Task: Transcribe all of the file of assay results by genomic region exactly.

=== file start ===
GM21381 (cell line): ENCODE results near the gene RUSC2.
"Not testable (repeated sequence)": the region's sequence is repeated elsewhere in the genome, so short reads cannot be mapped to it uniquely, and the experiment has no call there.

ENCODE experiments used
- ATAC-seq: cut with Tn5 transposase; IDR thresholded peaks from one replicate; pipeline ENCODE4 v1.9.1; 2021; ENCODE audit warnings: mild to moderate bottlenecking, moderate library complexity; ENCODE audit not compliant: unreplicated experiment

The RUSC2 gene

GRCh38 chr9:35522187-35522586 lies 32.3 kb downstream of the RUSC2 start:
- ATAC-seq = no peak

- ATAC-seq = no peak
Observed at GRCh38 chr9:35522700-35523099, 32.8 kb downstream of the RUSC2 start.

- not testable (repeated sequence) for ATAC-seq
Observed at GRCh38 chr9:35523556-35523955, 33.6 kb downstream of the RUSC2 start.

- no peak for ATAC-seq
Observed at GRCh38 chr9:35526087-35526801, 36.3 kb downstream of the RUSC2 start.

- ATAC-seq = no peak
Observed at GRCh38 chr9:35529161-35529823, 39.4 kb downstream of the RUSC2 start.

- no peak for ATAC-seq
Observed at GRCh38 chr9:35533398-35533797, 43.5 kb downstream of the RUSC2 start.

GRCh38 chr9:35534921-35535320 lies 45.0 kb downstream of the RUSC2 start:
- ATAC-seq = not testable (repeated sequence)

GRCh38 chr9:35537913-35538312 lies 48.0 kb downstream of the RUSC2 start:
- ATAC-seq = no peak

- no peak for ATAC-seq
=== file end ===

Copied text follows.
GM21381 (cell line): ENCODE results near the gene RUSC2.
"Not testable (repeated sequence)": the region's sequence is repeated elsewhere in the genome, so short reads cannot be mapped to it uniquely, and the experiment has no call there.

ENCODE experiments used
- ATAC-seq: cut with Tn5 transposase; IDR thresholded peaks from one replicate; pipeline ENCODE4 v1.9.1; 2021; ENCODE audit warnings: mild to moderate bottlenecking, moderate library complexity; ENCODE audit not compliant: unreplicated experiment

The RUSC2 gene

GRCh38 chr9:35522187-35522586 lies 32.3 kb downstream of the RUSC2 start:
- ATAC-seq = no peak

- ATAC-seq = no peak
Observed at GRCh38 chr9:35522700-35523099, 32.8 kb downstream of the RUSC2 start.

- not testable (repeated sequence) for ATAC-seq
Observed at GRCh38 chr9:35523556-35523955, 33.6 kb downstream of the RUSC2 start.

- no peak for ATAC-seq
Observed at GRCh38 chr9:35526087-35526801, 36.3 kb downstream of the RUSC2 start.

- ATAC-seq = no peak
Observed at GRCh38 chr9:35529161-35529823, 39.4 kb downstream of the RUSC2 start.

- no peak for ATAC-seq
Observed at GRCh38 chr9:35533398-35533797, 43.5 kb downstream of the RUSC2 start.

GRCh38 chr9:35534921-35535320 lies 45.0 kb downstream of the RUSC2 start:
- ATAC-seq = not testable (repeated sequence)

GRCh38 chr9:35537913-35538312 lies 48.0 kb downstream of the RUSC2 start:
- ATAC-seq = no peak

- no peak for ATAC-seq